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The advantage of little bucks over big bucks

February 14, 2008 | 11:22 am

Our colleague Dan Morain has a nice piece today digging into the key difference between the Hillary Clinton fundraising juggernaut and the Barack Obama fundraising juggernaut. And in a twist on an old axiom, less is more.

The Obama campaign from the beginning has tried to make itself different from traditional campaigns, and in a way it has managed to revive the energy Howard Dean sparked four years ago within a structure equipped to do something with it. In this case: Raise money and keep people interested.

Morain has all the details in his story, but the key element is that in 2007 Obama raised $27.2 million in donations of less than $200 each, while Clinton raised $11.6 million in similar-sized donations. And Obama's donation base was nearly twice the size of Clinton's.

Flipping it around, half of Clinton's primary-cycle donors gave the maximum-allowed $2,300 while only a third of Obama's maxed out. That means Obama can try to draw more money from more donors who haven't hit the limit -- assuming his small donors have that kind of personal political budget.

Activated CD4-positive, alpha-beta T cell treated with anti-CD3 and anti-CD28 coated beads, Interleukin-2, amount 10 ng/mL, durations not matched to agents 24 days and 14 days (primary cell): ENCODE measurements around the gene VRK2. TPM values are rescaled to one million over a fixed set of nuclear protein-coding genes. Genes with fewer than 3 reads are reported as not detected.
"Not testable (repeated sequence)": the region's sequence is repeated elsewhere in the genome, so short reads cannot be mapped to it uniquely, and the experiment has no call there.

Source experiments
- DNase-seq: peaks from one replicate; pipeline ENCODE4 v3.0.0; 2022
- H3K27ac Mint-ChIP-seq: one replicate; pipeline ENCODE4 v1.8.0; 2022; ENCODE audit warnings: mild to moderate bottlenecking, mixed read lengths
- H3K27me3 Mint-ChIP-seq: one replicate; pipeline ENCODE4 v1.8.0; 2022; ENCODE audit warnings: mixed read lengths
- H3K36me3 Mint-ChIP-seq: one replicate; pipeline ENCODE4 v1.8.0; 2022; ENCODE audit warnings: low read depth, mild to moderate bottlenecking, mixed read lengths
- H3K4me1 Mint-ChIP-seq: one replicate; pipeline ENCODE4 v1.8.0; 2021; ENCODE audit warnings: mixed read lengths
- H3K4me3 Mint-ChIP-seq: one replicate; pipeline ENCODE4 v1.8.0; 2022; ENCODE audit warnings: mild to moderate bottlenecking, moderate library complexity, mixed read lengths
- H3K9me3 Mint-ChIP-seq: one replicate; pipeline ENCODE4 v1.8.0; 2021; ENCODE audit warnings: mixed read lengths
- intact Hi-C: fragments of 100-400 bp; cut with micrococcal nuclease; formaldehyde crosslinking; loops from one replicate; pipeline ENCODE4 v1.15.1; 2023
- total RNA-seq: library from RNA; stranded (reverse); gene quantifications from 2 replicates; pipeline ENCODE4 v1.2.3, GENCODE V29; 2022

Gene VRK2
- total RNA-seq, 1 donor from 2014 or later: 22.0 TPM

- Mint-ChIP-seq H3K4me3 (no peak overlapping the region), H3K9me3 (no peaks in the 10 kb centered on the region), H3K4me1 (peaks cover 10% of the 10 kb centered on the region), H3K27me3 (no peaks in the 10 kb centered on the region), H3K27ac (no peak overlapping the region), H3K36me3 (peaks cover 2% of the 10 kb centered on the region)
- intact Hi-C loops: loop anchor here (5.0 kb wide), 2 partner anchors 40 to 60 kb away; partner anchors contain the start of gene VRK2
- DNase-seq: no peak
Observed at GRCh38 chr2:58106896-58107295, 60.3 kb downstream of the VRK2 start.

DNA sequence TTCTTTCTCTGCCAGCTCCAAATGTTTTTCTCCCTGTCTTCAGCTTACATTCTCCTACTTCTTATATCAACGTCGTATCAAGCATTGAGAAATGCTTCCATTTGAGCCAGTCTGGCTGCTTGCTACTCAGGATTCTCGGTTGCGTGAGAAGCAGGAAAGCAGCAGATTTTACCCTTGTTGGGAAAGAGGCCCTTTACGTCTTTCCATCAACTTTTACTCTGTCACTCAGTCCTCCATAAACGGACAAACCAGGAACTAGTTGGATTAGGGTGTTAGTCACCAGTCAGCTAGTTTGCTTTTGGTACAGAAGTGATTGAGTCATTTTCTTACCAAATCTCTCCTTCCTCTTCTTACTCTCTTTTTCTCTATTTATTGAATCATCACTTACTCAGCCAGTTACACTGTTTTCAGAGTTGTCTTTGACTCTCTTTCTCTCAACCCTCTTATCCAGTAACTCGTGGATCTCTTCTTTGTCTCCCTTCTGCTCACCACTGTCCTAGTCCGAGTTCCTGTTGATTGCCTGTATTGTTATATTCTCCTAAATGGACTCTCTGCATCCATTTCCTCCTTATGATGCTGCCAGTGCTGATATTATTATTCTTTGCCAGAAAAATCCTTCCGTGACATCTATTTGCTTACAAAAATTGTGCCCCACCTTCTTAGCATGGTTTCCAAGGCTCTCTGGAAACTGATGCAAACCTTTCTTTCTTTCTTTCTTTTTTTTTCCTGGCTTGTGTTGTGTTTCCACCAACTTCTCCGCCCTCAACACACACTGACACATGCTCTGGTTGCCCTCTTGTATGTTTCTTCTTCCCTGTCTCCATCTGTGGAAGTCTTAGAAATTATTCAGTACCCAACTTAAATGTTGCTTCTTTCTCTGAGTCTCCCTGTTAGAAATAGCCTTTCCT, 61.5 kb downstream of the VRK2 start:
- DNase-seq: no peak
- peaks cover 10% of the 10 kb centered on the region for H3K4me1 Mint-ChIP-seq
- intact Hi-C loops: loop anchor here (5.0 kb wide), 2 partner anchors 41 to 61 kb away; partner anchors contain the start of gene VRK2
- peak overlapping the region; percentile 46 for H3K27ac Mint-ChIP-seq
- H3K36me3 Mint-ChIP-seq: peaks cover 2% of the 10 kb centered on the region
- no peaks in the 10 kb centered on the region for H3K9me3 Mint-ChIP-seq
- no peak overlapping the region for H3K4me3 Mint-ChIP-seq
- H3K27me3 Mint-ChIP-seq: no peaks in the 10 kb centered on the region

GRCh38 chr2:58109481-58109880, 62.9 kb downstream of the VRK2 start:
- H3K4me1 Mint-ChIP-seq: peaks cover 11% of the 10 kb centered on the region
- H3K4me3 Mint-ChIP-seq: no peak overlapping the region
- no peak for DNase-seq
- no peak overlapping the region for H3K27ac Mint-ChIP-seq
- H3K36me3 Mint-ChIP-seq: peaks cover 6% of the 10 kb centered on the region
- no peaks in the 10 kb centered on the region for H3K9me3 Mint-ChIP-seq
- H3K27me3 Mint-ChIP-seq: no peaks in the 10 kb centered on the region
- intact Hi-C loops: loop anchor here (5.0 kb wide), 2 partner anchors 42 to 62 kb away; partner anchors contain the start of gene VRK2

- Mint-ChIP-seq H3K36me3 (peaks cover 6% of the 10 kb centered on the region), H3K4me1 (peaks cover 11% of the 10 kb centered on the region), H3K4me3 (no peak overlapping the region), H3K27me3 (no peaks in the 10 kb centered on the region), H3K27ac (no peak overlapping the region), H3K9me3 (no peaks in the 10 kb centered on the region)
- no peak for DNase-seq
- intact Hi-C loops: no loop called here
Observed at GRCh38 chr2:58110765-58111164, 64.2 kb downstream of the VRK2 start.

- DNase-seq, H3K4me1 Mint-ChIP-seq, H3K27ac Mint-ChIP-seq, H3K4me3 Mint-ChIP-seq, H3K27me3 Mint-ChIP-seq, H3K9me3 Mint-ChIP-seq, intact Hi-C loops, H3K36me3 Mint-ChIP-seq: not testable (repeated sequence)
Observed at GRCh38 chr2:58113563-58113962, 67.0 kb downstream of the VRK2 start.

But Eli Pariser, head of MoveOn.org, focuses on a subtle but crucial aspect of Obama's successful grass-roots fundraising. "He has given people a real sense of ownership that makes them want to chip in," Pariser told Morain. And people who have invested in you tend to vote for you.

-- Scott Martelle

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